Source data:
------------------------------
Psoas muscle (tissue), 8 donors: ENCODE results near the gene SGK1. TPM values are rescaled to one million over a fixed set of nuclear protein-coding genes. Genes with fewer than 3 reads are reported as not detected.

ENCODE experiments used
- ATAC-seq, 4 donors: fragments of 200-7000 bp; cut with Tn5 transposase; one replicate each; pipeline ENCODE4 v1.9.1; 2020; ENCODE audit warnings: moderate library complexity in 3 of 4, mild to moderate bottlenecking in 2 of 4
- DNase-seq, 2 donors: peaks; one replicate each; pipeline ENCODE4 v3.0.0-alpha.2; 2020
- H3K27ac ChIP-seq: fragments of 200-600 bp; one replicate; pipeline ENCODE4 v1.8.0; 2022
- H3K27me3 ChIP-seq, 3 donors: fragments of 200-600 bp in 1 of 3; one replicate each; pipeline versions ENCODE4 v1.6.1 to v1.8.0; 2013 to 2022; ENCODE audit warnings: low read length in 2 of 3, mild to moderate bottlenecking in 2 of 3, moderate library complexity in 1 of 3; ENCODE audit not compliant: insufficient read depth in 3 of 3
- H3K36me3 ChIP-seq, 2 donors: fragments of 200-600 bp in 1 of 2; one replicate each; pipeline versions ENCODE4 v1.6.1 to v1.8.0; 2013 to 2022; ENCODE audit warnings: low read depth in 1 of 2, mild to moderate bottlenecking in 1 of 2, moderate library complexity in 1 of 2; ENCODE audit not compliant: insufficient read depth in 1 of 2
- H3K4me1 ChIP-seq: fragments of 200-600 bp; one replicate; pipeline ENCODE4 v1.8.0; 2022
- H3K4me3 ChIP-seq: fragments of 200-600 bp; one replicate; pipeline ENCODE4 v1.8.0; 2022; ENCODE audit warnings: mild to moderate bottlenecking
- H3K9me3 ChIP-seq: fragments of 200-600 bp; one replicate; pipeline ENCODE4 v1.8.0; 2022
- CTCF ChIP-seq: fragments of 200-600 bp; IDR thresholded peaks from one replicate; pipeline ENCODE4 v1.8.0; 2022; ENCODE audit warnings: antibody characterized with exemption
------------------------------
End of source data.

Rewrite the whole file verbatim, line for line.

Psoas muscle (tissue), 8 donors: ENCODE results near the gene SGK1. TPM values are rescaled to one million over a fixed set of nuclear protein-coding genes. Genes with fewer than 3 reads are reported as not detected.

ENCODE experiments used
- ATAC-seq, 4 donors: fragments of 200-7000 bp; cut with Tn5 transposase; one replicate each; pipeline ENCODE4 v1.9.1; 2020; ENCODE audit warnings: moderate library complexity in 3 of 4, mild to moderate bottlenecking in 2 of 4
- DNase-seq, 2 donors: peaks; one replicate each; pipeline ENCODE4 v3.0.0-alpha.2; 2020
- H3K27ac ChIP-seq: fragments of 200-600 bp; one replicate; pipeline ENCODE4 v1.8.0; 2022
- H3K27me3 ChIP-seq, 3 donors: fragments of 200-600 bp in 1 of 3; one replicate each; pipeline versions ENCODE4 v1.6.1 to v1.8.0; 2013 to 2022; ENCODE audit warnings: low read length in 2 of 3, mild to moderate bottlenecking in 2 of 3, moderate library complexity in 1 of 3; ENCODE audit not compliant: insufficient read depth in 3 of 3
- H3K36me3 ChIP-seq, 2 donors: fragments of 200-600 bp in 1 of 2; one replicate each; pipeline versions ENCODE4 v1.6.1 to v1.8.0; 2013 to 2022; ENCODE audit warnings: low read depth in 1 of 2, mild to moderate bottlenecking in 1 of 2, moderate library complexity in 1 of 2; ENCODE audit not compliant: insufficient read depth in 1 of 2
- H3K4me1 ChIP-seq: fragments of 200-600 bp; one replicate; pipeline ENCODE4 v1.8.0; 2022
- H3K4me3 ChIP-seq: fragments of 200-600 bp; one replicate; pipeline ENCODE4 v1.8.0; 2022; ENCODE audit warnings: mild to moderate bottlenecking
- H3K9me3 ChIP-seq: fragments of 200-600 bp; one replicate; pipeline ENCODE4 v1.8.0; 2022
- CTCF ChIP-seq: fragments of 200-600 bp; IDR thresholded peaks from one replicate; pipeline ENCODE4 v1.8.0; 2022; ENCODE audit warnings: antibody characterized with exemption